Writing for historians of the future, Matthew Yglesias in Vox explains
Historians looking through the archives of stories published in November and December of 2016 will find billions of words published on the nature of Trump’s appeal to voters who liked him. These takes, whether accurate or not, are important pieces of sociological exegesis that shed light on the nature of our political debates.
But in terms of what actually drove the election result, people who liked Trump were not the key decisions-makers. Not only did he lose the national popular vote, but even in crucial swing states he was mostly viewed negatively.
Yglesias persuasively argues, "research from Gallup indicates that emails dominated what voters heard about Clinton all throughout the campaign" (word cloud, below). He concludes
Even at the time, some of us found it hardly credible that a decision as weighty as who should be president was being decided on the basis of something as trivial as which email address the secretary of state used. Future generations must find it even harder to believe. But the facts are what they are — email server management, rather than any deeper or more profound root cause, was the dominant issue in Donald Trump’s successful rise to power.
Notwithstanding Jim Comey's effect upon the ultimate outcome of the election, the exact impact of the email scandal (largely a contrived scandal, but still a scandal) is virtually impossible to determine, but probably was the dominant issue in the demagogue's successful rise to power,
Every argument has its flaw, however, and Yglesias' is a relatively trivial one, and at most, tertiary to his point.
Sargent acknowledges "more successful economic policymaking from the Obama administration" might have helped Clinton in the election, He argues, however, that in the "most significant" state of Pennsylvania "Obama had a 51 percent job approval rating in the state. A majority of voters were okay with the incumbent administration...."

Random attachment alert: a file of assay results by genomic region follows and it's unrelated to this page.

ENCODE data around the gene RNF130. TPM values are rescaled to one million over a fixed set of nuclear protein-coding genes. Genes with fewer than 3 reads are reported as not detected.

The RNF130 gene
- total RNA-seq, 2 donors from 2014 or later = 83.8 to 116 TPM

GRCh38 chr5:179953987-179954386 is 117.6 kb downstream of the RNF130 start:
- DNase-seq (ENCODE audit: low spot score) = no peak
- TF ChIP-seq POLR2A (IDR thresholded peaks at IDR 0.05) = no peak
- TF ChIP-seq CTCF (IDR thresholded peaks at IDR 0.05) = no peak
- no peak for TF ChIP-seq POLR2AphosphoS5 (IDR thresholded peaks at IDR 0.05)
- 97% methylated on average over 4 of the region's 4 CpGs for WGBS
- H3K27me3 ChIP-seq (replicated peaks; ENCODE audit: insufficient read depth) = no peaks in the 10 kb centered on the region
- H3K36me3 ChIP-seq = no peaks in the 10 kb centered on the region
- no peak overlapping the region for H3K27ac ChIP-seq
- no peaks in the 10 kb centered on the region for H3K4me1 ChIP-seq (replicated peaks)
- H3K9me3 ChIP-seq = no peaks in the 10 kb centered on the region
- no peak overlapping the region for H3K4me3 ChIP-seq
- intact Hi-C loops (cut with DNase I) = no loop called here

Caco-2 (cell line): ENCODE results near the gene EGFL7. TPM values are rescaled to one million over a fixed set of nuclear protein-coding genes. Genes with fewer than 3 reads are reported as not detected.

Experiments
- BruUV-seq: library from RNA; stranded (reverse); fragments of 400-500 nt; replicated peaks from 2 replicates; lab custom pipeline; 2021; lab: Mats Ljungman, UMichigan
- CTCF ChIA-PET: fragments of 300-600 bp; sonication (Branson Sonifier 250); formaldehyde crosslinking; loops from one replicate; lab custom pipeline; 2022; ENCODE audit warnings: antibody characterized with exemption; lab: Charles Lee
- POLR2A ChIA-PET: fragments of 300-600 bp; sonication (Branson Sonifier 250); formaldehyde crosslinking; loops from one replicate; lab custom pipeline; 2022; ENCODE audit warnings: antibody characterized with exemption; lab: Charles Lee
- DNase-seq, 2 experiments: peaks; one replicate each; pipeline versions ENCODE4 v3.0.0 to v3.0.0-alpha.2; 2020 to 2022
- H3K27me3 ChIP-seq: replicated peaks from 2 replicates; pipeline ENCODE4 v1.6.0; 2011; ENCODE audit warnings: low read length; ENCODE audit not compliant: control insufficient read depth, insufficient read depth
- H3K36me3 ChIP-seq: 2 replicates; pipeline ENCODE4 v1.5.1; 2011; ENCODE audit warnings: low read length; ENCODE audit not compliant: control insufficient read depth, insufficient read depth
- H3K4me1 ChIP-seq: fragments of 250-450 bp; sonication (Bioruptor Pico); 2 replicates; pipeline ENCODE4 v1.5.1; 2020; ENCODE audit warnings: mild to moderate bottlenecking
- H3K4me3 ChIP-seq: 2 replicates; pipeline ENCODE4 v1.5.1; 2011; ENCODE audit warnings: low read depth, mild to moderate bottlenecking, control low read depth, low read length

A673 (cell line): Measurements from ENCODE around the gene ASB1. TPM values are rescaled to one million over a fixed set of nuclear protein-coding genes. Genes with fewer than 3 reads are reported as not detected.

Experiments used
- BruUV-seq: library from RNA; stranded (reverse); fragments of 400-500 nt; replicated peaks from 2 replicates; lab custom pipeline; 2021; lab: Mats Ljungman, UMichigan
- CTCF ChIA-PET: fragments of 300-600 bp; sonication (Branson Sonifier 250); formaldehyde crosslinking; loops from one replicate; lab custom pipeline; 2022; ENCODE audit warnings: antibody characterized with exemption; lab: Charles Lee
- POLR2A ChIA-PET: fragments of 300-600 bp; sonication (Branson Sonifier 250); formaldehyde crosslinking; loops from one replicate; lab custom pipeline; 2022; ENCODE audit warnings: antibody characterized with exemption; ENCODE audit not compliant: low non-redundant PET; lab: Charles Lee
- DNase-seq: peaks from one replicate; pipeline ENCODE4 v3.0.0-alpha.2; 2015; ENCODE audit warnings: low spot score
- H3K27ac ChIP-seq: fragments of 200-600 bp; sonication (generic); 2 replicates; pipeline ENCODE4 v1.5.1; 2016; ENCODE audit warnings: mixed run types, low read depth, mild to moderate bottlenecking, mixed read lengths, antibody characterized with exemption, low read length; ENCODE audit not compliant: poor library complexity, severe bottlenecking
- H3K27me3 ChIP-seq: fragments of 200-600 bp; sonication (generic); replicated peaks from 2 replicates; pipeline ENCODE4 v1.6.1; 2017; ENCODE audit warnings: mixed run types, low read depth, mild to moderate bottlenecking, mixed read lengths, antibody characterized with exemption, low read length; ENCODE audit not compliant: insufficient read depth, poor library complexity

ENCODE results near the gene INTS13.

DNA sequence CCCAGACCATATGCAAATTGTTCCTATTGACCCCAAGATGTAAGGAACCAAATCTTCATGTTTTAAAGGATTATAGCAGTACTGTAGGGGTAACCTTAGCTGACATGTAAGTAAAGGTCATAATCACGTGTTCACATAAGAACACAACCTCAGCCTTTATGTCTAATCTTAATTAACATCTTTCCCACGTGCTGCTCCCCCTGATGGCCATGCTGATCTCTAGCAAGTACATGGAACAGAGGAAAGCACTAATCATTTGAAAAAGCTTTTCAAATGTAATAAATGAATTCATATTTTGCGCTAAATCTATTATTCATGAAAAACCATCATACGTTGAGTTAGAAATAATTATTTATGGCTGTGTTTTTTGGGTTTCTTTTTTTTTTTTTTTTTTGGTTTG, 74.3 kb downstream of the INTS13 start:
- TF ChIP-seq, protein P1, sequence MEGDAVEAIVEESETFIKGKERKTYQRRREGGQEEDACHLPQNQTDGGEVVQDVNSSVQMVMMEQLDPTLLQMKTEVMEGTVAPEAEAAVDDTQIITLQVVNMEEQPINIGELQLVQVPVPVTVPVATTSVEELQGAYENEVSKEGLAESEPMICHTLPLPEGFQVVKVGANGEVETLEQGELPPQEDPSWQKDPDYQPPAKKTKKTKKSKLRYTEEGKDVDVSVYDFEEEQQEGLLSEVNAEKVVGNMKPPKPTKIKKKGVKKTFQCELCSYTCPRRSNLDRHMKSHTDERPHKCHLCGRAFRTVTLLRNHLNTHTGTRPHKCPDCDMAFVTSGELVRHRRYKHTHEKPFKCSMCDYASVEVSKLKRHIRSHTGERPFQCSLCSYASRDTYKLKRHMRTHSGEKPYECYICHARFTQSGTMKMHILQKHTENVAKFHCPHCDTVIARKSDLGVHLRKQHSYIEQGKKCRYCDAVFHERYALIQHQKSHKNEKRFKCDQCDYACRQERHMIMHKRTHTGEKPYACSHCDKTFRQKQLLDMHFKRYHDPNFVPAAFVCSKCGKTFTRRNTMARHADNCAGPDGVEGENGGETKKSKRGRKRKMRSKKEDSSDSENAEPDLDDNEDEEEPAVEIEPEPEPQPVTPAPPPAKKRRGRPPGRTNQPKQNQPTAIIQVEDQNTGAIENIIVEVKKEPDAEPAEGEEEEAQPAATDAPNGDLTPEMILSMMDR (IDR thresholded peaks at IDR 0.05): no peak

We know this from polls. However, evaluating the accuracy of pre-presidential election surveys, Huffington Post Senior Polling Editor Natalie Jackson analyzed polling aggregates from all 50 states. She included a graph which
clearly shows there were far more Trump underestimates. But it also shows that the president-elect was underestimated by more than Clinton. HuffPost Pollster underestimated Clinton most in California by about 6 points; FiveThirtyEight and Daily Kos underestimated her most in Hawaii by 8-9 points. Contrast that with the other end of the chart: HuffPost Pollster and Daily Kos underestimated Trump by more than 10 points in seven states, and FiveThirtyEight did the same in nine states....
The polls proved unreliable. with significant numbers of voters reluctant to admit they would vote for Donald Trump. They did so even though (publicly or privately) they could- more politically correctly- couch their support for him as opposition to Hillary Clinton, as many did, sincerely or otherwise.
Compare that to pollsters asking people whether they approve of Barack Obama, whom everyone knows is the first black President, and for many is, above all, the first black President. He polls as 51% favorable. Remarkably, the assumption is that the respondents are telling the truth and, in Yglesias' case, that "a majority of voters" are "okay with the incumbent administration."
Okay, yes; pleased, no. Gallup asked registered voters during the periods of 10/5-10/9, 11/1-11/6, and 11/9-11/13 whether they were"satisfied or dissatisfied with the way things are going in the United States at this time" and found 28%, 37%, and 27% satisfied, respectively. Extrapolating, we can reasonably estimate that on Election Day 2016, approximately 35% of registered voters were "satisfied" with the course of the country.
If not constitutionally barred from a third term, Barack Obama, if nothing else a better campaigner than Hillary Clinton, probably would have defeated Donald Trump in what already was a very close election won by an unpopular candidate. However, Trump, one of the original and most dogged of birthers, ran and won with a campaign based on "draining the swamp." Consequently, pundits, analysts, journalists, and others who tell us that President Obama is a popular guy should answer the question: whose swamp is it Americans wanted to drain?